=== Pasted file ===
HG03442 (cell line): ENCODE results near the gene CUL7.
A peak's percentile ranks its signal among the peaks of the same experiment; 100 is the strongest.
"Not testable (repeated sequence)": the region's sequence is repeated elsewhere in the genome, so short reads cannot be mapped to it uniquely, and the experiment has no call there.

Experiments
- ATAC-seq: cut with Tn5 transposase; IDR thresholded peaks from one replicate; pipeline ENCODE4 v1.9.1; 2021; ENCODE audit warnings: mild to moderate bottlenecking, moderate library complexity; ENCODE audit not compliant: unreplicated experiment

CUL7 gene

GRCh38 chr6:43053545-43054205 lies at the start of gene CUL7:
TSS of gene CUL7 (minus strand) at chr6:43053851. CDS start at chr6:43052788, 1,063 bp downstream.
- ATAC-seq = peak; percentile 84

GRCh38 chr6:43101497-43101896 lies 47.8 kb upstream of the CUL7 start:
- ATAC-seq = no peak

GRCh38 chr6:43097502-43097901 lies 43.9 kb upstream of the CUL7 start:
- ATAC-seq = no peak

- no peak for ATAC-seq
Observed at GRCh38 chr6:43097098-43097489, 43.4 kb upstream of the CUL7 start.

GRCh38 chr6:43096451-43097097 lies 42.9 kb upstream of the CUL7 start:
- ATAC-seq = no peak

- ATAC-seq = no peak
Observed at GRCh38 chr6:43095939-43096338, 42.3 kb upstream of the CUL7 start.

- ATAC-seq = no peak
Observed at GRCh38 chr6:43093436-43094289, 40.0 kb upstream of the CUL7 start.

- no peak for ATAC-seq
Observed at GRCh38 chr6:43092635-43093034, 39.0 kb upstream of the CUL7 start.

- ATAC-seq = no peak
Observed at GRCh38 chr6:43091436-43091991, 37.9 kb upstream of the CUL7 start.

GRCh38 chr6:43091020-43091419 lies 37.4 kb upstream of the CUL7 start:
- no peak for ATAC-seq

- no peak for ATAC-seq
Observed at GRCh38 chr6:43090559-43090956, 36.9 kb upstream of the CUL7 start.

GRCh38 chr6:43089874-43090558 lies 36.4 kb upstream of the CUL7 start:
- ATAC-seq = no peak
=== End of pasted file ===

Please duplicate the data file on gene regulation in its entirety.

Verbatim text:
HG03442 (cell line): ENCODE results near the gene CUL7.
A peak's percentile ranks its signal among the peaks of the same experiment; 100 is the strongest.
"Not testable (repeated sequence)": the region's sequence is repeated elsewhere in the genome, so short reads cannot be mapped to it uniquely, and the experiment has no call there.

Experiments
- ATAC-seq: cut with Tn5 transposase; IDR thresholded peaks from one replicate; pipeline ENCODE4 v1.9.1; 2021; ENCODE audit warnings: mild to moderate bottlenecking, moderate library complexity; ENCODE audit not compliant: unreplicated experiment

CUL7 gene

GRCh38 chr6:43053545-43054205 lies at the start of gene CUL7:
TSS of gene CUL7 (minus strand) at chr6:43053851. CDS start at chr6:43052788, 1,063 bp downstream.
- ATAC-seq = peak; percentile 84

GRCh38 chr6:43101497-43101896 lies 47.8 kb upstream of the CUL7 start:
- ATAC-seq = no peak

GRCh38 chr6:43097502-43097901 lies 43.9 kb upstream of the CUL7 start:
- ATAC-seq = no peak

- no peak for ATAC-seq
Observed at GRCh38 chr6:43097098-43097489, 43.4 kb upstream of the CUL7 start.

GRCh38 chr6:43096451-43097097 lies 42.9 kb upstream of the CUL7 start:
- ATAC-seq = no peak

- ATAC-seq = no peak
Observed at GRCh38 chr6:43095939-43096338, 42.3 kb upstream of the CUL7 start.

- ATAC-seq = no peak
Observed at GRCh38 chr6:43093436-43094289, 40.0 kb upstream of the CUL7 start.

- no peak for ATAC-seq
Observed at GRCh38 chr6:43092635-43093034, 39.0 kb upstream of the CUL7 start.

- ATAC-seq = no peak
Observed at GRCh38 chr6:43091436-43091991, 37.9 kb upstream of the CUL7 start.

GRCh38 chr6:43091020-43091419 lies 37.4 kb upstream of the CUL7 start:
- no peak for ATAC-seq

- no peak for ATAC-seq
Observed at GRCh38 chr6:43090559-43090956, 36.9 kb upstream of the CUL7 start.

GRCh38 chr6:43089874-43090558 lies 36.4 kb upstream of the CUL7 start:
- ATAC-seq = no peak